- Special amenity or feature described in the Listing is not present or does not function (e.g. pool, hot tub, bathroom – toilet, shower or bathtub, kitchen – sink, stove, refrigerator or other major appliance, electrical, heating or air conditioning systems).
Air conditioning is not standard in every home. I’ll never forget checking into a vacation rental on Hawaii’s Big Island a few years ago. The air conditioner was padlocked. The owner said she would send me the combination — if I paid her an extra $300.
But Airbnb’s Aircover doesn’t cover everything. As I explain in a recent USA Today story about vacation rental guarantees, there’s a cancellation issue.
The coverage only applies if a host cancels within 30 days of your stay. It promises to find a “similar or better home” or refund you. But what if the other vacation rentals are more expensive? Aircover covers only a portion of the cost difference, and it won’t say exactly how much. (Related: Airbnb price change after booking: Can they charge more for fewer days?)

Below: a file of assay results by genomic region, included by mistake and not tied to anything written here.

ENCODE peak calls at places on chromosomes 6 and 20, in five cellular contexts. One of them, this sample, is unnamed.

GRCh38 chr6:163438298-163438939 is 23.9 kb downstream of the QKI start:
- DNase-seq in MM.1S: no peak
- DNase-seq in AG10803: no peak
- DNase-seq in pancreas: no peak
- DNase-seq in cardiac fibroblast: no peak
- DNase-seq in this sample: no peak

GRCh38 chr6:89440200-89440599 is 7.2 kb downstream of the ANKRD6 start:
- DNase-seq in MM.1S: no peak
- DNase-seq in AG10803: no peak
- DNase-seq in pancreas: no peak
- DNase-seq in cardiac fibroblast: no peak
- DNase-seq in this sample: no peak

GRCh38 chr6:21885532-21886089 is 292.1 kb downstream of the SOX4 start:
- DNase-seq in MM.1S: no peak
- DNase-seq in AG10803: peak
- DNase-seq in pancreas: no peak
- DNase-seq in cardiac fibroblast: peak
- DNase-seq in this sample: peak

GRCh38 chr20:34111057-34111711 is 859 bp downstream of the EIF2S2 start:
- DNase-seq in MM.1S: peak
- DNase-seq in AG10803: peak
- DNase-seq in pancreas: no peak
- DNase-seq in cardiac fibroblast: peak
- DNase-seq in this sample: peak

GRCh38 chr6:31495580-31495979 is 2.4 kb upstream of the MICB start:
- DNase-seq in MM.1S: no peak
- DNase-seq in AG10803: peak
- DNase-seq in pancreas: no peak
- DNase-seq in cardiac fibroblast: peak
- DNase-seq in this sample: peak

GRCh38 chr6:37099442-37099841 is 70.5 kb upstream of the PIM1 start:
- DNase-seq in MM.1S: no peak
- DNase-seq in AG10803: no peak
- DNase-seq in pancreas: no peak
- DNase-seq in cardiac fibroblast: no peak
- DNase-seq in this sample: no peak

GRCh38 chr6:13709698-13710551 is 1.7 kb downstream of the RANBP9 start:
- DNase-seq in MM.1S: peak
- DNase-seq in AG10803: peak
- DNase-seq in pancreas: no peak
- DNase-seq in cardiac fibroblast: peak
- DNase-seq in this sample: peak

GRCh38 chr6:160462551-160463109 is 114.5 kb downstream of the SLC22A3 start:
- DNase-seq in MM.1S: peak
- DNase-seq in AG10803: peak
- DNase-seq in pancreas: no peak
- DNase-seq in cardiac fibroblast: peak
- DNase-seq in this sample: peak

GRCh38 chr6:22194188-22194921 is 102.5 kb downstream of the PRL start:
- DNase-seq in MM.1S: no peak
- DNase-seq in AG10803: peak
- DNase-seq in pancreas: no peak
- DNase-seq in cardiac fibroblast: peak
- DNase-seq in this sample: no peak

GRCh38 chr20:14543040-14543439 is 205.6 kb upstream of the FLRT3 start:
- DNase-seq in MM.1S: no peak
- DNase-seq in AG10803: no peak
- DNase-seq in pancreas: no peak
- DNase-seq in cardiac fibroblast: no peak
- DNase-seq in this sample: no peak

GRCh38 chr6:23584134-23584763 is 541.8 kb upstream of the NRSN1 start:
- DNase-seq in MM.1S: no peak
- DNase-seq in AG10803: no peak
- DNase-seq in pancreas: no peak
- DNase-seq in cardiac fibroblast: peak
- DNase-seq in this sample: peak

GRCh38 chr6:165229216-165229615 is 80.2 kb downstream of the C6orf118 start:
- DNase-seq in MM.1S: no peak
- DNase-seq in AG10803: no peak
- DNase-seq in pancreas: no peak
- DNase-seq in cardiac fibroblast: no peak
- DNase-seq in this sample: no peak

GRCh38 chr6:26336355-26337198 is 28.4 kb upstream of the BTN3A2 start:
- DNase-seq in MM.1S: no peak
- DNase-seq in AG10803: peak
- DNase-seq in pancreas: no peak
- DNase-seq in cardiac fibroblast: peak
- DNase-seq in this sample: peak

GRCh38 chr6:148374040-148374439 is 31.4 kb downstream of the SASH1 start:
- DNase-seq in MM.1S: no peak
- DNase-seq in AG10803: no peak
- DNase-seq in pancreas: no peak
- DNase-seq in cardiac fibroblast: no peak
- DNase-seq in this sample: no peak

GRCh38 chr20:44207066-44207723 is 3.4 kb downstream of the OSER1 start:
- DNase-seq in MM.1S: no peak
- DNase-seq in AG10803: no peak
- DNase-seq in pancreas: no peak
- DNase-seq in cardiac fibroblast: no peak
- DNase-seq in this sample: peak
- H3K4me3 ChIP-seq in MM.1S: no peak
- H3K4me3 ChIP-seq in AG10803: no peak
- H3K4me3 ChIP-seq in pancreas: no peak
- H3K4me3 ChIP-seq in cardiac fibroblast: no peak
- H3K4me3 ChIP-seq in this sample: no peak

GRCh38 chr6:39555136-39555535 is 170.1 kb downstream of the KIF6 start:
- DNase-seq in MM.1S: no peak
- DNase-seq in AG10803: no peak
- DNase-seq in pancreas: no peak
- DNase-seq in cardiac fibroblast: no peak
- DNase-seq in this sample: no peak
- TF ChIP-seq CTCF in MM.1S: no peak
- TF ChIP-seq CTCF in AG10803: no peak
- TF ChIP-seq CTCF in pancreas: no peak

Airbnb offered Seaman a 20 percent refund — $63 — under its Aircover policy. But that wasn’t enough for him. By now, the missing AC was about so much more than money.
“I don’t care about the refund”
So did Seaman just want the rest of his money back? No.
“Actually,” he told me, “I don’t care about the refund.”
What does he care about?
“I do care that this host got away with lying,” he says.
Not only did the host lie to Airbnb about a technician coming to the apartment, but it appears Airbnb believed him without asking for proof.
When Seaman tried to leave a negative review, the host asked Airbnb to delete the write-up. It did.
Then, to add insult to injury, the host started texting him to gloat. “The host has bragged about it to me in messages since then,” he says.
Whoa. Talk about a sore winner.
“He got away with having my review removed and got away with keeping my money,” says Seaman. “I don’t need the money back, I’m ok, but I’m pissed as all hell that this despicable person gets to keep it with zero consequences — and complete protection from Airbnb.”